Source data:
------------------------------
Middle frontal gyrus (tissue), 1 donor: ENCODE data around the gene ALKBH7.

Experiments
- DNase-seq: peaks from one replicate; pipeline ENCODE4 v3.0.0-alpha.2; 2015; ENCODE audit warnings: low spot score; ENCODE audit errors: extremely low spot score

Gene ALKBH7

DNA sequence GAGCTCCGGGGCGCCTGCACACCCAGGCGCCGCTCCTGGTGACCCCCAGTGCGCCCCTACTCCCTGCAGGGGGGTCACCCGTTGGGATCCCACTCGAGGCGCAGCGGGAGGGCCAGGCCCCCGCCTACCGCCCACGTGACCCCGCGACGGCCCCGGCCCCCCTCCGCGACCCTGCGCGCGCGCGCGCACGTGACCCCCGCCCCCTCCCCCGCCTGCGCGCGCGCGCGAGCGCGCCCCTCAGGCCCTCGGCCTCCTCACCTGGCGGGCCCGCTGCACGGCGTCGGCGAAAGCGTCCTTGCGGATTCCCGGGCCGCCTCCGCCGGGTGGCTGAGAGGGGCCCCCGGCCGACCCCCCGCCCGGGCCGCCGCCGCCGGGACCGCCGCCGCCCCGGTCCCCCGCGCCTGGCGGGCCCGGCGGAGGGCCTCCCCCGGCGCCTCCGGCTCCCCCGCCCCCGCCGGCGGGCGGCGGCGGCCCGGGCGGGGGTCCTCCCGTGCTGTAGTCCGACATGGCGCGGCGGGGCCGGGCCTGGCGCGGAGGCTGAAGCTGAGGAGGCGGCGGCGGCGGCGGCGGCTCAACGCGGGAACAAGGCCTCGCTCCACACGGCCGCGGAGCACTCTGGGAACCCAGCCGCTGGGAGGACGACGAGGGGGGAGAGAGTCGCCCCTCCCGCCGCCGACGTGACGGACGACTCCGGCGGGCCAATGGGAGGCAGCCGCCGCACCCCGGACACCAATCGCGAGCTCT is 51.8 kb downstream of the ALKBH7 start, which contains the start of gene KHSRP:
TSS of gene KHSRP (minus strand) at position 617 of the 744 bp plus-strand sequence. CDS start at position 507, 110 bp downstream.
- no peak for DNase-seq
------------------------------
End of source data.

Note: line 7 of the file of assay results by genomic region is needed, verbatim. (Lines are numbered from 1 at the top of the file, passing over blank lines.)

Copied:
- no peak for DNase-seq